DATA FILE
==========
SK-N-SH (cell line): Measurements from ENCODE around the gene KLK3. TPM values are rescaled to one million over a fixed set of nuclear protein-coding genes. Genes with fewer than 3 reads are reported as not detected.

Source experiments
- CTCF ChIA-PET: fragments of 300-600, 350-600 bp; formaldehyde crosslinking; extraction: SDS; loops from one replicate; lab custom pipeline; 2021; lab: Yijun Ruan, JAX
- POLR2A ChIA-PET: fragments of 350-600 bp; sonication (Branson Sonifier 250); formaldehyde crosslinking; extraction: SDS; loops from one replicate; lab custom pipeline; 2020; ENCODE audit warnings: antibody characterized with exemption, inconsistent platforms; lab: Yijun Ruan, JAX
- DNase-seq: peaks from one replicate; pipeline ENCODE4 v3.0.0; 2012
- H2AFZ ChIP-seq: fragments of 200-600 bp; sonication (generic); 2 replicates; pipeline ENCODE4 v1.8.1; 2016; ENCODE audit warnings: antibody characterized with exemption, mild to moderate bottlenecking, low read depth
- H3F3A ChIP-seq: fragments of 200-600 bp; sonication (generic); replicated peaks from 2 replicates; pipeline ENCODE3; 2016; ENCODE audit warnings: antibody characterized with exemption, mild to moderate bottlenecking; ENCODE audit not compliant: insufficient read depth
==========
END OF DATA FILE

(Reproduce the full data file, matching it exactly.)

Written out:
SK-N-SH (cell line): Measurements from ENCODE around the gene KLK3. TPM values are rescaled to one million over a fixed set of nuclear protein-coding genes. Genes with fewer than 3 reads are reported as not detected.

Source experiments
- CTCF ChIA-PET: fragments of 300-600, 350-600 bp; formaldehyde crosslinking; extraction: SDS; loops from one replicate; lab custom pipeline; 2021; lab: Yijun Ruan, JAX
- POLR2A ChIA-PET: fragments of 350-600 bp; sonication (Branson Sonifier 250); formaldehyde crosslinking; extraction: SDS; loops from one replicate; lab custom pipeline; 2020; ENCODE audit warnings: antibody characterized with exemption, inconsistent platforms; lab: Yijun Ruan, JAX
- DNase-seq: peaks from one replicate; pipeline ENCODE4 v3.0.0; 2012
- H2AFZ ChIP-seq: fragments of 200-600 bp; sonication (generic); 2 replicates; pipeline ENCODE4 v1.8.1; 2016; ENCODE audit warnings: antibody characterized with exemption, mild to moderate bottlenecking, low read depth
- H3F3A ChIP-seq: fragments of 200-600 bp; sonication (generic); replicated peaks from 2 replicates; pipeline ENCODE3; 2016; ENCODE audit warnings: antibody characterized with exemption, mild to moderate bottlenecking; ENCODE audit not compliant: insufficient read depth